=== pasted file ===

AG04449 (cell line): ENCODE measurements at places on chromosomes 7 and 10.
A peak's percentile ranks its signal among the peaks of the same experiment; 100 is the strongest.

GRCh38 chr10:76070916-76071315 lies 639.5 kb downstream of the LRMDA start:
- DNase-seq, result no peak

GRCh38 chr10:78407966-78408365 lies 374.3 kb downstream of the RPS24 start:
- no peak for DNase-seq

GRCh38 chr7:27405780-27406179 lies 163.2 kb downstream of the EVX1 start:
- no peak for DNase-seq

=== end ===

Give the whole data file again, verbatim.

AG04449 (cell line): ENCODE measurements at places on chromosomes 7 and 10.
A peak's percentile ranks its signal among the peaks of the same experiment; 100 is the strongest.

GRCh38 chr10:76070916-76071315 lies 639.5 kb downstream of the LRMDA start:
- DNase-seq, result no peak

GRCh38 chr10:78407966-78408365 lies 374.3 kb downstream of the RPS24 start:
- no peak for DNase-seq

GRCh38 chr7:27405780-27406179 lies 163.2 kb downstream of the EVX1 start:
- no peak for DNase-seq